Missionary and Mystic

Two kinds of passion

Two forces rule the universe
Light and Gravity…
If we know in what way society is unbalanced
We must do what we can to add weight to the lighter scale
Simone Weil

The island of Cyprus is associated with the stories of two holy men who might be regarded as having embodied the contrast between the missionary and the mystic. One is Saul of Tarsus – better known as Paul, writer of many letters in the Bible. The other is Neophytus, a 12th century hermit from the Troodos Mountains.

Paul was a Jew who lived just after the time of Jesus of Nazareth. His name is associated with powerful letters and prayers to communities beyond the confines of the small world of Jesus. Paul was a learned man, who was influenced by Hellenistic philosophy. He felt compelled to transform the simple narratives of Jesus into a more philosophical framework.

The legacy of Paul’s words about love, loyalty and faith now inform many of the key rituals in the lives of Christians, used at times of birth, marriage, death and dying. What is often forgotten is that, in his youth, Paul committed acts of terrorism against the followers of Jesus. That is, until he experienced a conversion.

We know that the psychology of conversion is complex, but what is commonly accepted is that, when a person’s world-view is radically overturned, they often describe the experience as a revelation and, in some cases, the converted believe that they are called to influence the religion and life-patterns of others. This is the zeal that can accompany conversion, and it applies equally to political converts as we know. In Paul’s case, his zeal to convert others was enacted in a spirit of activism and passion.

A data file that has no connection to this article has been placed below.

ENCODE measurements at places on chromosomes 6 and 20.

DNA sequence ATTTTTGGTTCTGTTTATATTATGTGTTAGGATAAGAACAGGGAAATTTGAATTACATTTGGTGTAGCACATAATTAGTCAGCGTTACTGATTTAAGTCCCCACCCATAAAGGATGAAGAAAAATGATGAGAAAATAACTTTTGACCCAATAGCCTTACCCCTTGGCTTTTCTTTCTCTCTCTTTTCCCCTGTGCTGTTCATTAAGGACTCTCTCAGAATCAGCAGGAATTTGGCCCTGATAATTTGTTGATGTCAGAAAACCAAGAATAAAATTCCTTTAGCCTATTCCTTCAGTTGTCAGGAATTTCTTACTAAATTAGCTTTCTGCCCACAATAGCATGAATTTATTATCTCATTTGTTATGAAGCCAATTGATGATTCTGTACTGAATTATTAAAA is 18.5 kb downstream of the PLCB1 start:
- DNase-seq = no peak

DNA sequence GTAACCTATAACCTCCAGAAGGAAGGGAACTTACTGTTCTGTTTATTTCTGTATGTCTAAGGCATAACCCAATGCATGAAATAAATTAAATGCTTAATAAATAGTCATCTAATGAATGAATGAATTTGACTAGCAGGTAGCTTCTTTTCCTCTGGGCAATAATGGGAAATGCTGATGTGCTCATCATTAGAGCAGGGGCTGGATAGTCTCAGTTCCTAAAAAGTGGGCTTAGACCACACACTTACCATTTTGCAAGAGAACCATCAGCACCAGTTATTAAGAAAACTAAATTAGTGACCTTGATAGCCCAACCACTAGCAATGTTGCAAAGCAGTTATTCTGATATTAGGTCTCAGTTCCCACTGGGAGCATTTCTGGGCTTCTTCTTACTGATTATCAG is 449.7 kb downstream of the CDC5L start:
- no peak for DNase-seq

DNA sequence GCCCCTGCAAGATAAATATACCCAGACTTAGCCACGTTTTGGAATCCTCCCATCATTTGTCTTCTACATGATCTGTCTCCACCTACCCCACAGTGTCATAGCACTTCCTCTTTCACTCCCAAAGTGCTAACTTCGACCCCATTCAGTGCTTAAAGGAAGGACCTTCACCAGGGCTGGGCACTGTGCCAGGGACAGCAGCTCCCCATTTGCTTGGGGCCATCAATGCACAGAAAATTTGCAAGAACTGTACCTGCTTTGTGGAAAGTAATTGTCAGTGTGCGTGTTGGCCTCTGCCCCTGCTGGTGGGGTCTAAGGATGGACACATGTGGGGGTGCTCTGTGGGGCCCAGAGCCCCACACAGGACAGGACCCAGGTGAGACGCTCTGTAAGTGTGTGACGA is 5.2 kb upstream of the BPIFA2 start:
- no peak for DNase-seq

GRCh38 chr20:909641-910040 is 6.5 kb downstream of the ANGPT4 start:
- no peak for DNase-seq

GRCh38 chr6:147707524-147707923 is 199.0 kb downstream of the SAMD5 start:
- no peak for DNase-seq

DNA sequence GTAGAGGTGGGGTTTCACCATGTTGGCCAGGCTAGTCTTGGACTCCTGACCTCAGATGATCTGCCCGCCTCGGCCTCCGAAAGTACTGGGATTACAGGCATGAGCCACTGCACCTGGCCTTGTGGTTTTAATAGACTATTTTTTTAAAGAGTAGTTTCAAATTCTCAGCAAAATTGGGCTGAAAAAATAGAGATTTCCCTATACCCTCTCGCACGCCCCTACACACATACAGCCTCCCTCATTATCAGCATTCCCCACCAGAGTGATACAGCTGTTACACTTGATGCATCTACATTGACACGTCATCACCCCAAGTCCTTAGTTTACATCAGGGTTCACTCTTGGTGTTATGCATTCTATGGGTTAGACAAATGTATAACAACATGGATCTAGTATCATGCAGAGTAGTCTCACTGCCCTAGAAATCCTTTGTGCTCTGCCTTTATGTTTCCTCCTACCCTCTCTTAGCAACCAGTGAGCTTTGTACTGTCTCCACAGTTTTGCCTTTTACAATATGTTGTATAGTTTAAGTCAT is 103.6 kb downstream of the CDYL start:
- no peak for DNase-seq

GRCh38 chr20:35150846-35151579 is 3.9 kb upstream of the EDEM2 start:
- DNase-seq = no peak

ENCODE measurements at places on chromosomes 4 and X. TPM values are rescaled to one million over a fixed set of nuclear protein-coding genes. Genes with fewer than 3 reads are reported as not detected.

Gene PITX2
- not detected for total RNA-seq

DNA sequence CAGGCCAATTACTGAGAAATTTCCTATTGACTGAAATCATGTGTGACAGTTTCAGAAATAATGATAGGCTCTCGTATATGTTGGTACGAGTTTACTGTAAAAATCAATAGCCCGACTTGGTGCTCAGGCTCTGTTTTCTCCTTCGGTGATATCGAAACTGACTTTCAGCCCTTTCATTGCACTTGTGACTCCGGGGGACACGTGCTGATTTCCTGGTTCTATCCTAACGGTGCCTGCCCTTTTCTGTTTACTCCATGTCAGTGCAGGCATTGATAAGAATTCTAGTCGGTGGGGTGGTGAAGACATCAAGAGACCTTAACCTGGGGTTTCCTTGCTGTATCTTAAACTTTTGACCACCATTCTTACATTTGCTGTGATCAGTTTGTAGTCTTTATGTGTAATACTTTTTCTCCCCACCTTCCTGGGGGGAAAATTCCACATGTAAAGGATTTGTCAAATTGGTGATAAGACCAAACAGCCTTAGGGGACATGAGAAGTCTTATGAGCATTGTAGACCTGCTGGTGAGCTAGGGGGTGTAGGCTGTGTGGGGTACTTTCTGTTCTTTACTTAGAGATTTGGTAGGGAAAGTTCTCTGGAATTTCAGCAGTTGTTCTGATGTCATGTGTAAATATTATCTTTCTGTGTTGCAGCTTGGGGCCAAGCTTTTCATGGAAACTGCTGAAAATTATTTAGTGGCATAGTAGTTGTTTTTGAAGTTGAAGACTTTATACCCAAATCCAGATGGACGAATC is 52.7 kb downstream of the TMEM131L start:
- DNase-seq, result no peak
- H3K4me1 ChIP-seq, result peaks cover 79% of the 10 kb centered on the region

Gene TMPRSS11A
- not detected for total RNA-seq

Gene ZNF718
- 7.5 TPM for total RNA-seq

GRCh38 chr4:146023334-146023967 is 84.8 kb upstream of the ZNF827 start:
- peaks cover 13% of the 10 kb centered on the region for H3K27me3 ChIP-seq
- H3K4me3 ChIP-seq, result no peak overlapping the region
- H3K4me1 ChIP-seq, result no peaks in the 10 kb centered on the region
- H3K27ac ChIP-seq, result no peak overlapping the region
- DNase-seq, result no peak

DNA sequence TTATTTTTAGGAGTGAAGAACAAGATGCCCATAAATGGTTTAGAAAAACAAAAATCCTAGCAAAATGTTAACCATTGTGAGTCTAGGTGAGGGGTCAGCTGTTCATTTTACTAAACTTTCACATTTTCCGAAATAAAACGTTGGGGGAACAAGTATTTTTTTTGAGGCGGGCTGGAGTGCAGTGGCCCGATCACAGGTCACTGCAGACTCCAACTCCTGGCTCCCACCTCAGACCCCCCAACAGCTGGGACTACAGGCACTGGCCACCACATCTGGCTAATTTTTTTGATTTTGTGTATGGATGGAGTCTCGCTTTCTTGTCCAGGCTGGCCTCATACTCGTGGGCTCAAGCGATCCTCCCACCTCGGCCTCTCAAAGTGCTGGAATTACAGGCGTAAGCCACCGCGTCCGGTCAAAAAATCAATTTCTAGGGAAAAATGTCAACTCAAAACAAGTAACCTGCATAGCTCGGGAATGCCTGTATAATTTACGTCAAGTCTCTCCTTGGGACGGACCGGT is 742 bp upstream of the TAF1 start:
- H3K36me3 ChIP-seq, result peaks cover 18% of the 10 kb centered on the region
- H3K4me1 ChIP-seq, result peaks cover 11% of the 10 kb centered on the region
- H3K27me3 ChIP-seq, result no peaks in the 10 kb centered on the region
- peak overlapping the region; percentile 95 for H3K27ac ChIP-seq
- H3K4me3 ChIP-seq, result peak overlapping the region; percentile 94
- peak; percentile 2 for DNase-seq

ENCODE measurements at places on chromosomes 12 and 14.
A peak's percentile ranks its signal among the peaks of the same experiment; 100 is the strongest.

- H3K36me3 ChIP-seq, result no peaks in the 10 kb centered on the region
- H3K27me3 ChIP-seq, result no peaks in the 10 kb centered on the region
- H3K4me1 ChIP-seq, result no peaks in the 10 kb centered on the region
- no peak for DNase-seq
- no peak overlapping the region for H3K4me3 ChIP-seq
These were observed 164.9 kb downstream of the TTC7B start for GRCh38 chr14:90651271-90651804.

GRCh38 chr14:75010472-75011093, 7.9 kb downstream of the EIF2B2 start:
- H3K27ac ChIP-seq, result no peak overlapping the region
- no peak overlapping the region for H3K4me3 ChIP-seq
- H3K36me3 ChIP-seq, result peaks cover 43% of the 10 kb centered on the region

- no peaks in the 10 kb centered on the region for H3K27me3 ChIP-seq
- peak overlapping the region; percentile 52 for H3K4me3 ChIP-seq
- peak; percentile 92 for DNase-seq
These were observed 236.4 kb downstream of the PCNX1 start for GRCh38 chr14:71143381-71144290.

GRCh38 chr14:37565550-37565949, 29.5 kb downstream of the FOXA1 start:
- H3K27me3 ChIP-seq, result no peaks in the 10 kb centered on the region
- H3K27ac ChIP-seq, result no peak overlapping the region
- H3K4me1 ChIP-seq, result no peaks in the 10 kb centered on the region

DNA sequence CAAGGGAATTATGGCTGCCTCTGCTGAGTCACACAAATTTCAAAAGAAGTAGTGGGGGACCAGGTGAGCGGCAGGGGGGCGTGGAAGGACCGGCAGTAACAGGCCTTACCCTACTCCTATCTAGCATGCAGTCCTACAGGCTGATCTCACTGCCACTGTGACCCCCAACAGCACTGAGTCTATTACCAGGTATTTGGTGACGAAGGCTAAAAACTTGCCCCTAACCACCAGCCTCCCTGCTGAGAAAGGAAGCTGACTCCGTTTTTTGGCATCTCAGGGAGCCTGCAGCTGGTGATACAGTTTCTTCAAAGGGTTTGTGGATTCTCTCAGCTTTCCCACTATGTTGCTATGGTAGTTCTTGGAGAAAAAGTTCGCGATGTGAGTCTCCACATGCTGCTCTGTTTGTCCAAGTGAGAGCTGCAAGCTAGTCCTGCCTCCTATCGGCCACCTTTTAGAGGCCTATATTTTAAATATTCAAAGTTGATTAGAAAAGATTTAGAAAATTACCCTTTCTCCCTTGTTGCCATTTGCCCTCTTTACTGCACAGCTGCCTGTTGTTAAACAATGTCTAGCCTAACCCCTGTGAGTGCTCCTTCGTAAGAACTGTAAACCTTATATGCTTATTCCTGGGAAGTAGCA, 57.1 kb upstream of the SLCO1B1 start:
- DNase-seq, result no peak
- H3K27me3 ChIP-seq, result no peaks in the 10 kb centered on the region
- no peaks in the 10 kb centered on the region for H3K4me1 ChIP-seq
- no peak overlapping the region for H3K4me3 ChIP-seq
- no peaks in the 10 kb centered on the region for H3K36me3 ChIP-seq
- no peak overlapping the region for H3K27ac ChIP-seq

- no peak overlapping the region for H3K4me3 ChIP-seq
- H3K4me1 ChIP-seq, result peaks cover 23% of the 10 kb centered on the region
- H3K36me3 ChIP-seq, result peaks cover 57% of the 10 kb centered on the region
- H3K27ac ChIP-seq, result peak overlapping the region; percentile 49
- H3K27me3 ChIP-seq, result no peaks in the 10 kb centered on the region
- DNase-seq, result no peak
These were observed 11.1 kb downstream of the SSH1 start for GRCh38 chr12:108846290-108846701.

Neophytus, on the other hand, represents a different way of living out a life of conviction. Born in Cyprus in the 12th century, Neophytus was drawn to the hermetic life from the time of his youth. The story goes that his parents, unaware of their son’s calling to be a hermit, arranged a marriage for him, and that he fled from home to escape this fate. Neophytus’ desire to uncover the fount of holiness took him to Jerusalem and back again to Cyprus – still searching for a location that would allow him to retreat as fully as possible into the depths of his own understanding of what it means to commune with God.